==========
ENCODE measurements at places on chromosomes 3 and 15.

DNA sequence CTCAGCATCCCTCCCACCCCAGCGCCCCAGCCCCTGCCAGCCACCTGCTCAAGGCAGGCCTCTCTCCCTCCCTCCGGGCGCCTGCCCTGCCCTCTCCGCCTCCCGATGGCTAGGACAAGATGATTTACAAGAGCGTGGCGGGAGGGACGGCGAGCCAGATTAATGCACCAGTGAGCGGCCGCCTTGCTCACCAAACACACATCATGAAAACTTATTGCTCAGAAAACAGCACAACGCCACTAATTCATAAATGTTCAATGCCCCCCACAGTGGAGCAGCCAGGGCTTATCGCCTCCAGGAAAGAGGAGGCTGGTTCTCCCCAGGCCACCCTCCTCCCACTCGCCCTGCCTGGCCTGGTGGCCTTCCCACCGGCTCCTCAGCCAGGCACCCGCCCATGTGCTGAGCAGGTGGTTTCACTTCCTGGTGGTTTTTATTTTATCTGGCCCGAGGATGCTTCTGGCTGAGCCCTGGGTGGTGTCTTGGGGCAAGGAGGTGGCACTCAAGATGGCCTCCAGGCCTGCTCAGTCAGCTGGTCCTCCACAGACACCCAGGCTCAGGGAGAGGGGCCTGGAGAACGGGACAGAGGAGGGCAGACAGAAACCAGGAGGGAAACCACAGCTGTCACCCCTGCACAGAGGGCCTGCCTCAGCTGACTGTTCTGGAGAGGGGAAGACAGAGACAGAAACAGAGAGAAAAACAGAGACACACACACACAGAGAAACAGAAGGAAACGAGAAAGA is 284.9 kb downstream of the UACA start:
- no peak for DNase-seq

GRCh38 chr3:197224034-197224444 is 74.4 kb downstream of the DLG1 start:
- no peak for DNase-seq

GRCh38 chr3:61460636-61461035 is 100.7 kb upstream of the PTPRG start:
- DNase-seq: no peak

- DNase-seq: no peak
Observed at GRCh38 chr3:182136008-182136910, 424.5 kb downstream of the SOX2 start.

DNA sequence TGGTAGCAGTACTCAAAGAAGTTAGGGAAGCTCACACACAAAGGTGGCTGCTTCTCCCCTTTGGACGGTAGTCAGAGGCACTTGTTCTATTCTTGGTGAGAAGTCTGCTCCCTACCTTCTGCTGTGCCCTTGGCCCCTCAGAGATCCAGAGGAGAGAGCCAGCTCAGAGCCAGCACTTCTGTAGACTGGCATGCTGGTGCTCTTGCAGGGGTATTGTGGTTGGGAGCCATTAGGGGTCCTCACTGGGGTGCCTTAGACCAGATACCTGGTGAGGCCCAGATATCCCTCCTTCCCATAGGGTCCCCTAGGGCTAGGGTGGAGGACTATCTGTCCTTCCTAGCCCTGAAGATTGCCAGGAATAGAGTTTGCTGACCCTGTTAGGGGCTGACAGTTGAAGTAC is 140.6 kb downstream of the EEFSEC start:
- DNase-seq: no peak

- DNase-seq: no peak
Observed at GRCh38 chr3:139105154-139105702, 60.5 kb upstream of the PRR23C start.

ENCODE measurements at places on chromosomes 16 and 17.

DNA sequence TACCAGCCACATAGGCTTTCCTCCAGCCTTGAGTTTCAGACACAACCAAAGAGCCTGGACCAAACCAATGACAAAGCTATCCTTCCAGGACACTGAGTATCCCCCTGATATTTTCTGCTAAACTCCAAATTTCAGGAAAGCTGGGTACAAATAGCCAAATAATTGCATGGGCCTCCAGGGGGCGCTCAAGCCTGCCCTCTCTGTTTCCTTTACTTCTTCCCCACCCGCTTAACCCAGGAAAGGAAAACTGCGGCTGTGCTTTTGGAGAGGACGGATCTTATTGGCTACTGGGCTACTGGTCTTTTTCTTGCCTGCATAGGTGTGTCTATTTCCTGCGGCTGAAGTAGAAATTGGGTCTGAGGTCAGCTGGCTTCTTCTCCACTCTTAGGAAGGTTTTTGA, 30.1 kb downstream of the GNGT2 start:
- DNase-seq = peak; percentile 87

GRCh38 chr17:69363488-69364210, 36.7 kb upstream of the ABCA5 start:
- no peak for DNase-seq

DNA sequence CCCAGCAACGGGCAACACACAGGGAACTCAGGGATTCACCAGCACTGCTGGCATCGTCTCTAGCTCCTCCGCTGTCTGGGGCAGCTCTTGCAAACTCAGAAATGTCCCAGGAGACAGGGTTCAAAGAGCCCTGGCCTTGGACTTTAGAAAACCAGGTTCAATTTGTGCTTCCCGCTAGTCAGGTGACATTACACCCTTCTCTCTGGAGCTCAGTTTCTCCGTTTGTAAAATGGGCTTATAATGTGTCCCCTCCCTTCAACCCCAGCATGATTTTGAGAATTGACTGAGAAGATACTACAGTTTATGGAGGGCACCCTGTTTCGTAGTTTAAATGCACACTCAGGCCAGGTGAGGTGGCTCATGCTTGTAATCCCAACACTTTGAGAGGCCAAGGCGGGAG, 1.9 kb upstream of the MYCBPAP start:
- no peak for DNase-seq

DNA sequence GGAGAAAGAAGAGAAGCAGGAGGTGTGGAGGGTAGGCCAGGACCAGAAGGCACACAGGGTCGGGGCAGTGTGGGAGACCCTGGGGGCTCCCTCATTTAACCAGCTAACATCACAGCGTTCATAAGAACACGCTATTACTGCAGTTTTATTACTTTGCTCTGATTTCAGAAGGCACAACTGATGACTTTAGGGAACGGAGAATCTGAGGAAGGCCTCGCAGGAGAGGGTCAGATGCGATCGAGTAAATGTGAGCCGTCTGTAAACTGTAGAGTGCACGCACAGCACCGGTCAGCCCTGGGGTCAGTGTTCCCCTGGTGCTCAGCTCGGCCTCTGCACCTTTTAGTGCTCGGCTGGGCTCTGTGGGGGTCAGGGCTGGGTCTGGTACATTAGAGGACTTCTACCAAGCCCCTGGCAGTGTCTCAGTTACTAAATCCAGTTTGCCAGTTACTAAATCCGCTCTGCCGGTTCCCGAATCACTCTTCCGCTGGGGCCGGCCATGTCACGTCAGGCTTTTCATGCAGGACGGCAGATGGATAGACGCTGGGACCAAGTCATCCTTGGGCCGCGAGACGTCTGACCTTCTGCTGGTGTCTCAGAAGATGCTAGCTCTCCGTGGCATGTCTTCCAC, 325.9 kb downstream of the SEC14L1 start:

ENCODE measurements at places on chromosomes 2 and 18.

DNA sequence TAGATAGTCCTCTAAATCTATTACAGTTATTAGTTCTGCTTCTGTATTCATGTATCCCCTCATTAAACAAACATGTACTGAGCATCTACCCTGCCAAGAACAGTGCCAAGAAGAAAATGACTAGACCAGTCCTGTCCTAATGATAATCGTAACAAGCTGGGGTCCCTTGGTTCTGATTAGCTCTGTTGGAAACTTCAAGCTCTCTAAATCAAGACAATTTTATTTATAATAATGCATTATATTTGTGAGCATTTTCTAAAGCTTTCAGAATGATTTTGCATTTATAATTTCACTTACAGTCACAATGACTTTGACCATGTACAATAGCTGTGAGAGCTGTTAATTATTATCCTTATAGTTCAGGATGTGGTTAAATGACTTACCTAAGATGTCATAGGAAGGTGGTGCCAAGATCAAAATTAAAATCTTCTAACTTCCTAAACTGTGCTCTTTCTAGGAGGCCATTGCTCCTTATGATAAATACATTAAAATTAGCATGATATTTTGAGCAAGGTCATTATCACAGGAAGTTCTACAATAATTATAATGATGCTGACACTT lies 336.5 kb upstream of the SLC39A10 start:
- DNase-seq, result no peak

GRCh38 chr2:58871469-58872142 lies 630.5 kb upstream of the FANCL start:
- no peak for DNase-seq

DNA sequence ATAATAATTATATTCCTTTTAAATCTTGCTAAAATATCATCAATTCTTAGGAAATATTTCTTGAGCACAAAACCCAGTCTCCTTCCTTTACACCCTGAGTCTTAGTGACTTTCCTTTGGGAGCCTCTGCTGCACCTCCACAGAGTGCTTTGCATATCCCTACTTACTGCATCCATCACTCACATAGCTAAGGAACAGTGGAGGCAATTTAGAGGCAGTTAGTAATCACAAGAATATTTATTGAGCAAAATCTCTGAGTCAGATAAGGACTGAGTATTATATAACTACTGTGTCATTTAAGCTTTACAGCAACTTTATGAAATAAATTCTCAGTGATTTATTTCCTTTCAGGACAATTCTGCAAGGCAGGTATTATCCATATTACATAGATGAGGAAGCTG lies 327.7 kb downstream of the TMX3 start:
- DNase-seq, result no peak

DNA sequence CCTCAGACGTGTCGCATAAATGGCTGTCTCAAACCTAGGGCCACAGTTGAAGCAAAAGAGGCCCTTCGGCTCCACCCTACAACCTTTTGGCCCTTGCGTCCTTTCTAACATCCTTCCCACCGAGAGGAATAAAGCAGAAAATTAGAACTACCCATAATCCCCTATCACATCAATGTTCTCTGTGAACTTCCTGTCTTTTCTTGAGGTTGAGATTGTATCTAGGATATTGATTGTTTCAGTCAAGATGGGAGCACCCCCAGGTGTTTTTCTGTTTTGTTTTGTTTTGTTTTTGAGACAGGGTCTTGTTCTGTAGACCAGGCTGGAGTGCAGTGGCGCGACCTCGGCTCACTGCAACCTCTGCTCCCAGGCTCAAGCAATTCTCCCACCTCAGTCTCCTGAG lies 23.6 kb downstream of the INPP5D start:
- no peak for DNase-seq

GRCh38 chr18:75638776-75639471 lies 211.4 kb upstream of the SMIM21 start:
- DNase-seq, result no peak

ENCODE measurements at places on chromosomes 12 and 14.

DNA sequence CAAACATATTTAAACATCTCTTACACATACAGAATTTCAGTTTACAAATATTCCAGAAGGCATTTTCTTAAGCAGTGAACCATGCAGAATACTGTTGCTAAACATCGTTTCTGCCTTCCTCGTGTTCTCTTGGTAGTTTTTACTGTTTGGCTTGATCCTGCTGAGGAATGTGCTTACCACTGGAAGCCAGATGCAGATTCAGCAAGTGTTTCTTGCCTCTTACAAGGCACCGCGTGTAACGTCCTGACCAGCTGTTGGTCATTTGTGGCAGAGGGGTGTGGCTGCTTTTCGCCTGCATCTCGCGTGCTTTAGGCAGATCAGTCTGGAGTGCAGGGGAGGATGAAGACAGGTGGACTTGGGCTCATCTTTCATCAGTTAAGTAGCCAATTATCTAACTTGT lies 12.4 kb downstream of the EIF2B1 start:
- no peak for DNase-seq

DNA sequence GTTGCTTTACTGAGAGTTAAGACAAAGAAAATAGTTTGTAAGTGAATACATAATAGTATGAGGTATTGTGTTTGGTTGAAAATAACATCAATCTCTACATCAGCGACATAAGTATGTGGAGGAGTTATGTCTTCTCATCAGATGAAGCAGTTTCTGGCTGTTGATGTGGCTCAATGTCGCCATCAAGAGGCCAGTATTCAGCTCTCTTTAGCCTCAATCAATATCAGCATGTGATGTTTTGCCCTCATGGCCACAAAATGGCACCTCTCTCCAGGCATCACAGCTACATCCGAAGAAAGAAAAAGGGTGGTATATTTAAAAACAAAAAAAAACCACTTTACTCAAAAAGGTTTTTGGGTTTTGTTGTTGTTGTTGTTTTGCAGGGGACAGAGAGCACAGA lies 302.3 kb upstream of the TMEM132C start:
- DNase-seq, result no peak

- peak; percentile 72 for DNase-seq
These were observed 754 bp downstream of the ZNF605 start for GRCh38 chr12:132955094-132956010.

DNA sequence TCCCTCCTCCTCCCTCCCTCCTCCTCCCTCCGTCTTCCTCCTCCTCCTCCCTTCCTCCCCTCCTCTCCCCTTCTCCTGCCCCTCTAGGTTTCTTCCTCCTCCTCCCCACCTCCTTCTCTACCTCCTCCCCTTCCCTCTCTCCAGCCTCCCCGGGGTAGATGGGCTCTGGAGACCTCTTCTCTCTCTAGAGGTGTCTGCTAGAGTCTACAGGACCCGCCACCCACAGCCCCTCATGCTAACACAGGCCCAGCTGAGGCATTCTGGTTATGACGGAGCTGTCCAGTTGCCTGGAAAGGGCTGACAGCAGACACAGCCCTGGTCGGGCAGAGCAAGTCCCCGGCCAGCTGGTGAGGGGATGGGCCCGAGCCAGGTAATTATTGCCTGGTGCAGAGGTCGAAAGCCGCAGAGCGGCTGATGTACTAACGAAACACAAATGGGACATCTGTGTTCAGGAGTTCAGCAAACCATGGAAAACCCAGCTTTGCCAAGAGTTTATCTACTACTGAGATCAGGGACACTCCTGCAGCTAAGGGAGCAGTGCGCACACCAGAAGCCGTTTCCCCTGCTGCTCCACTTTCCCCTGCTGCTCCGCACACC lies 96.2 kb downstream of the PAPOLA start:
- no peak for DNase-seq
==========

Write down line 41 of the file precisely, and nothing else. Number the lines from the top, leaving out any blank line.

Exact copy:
- no peak for DNase-seq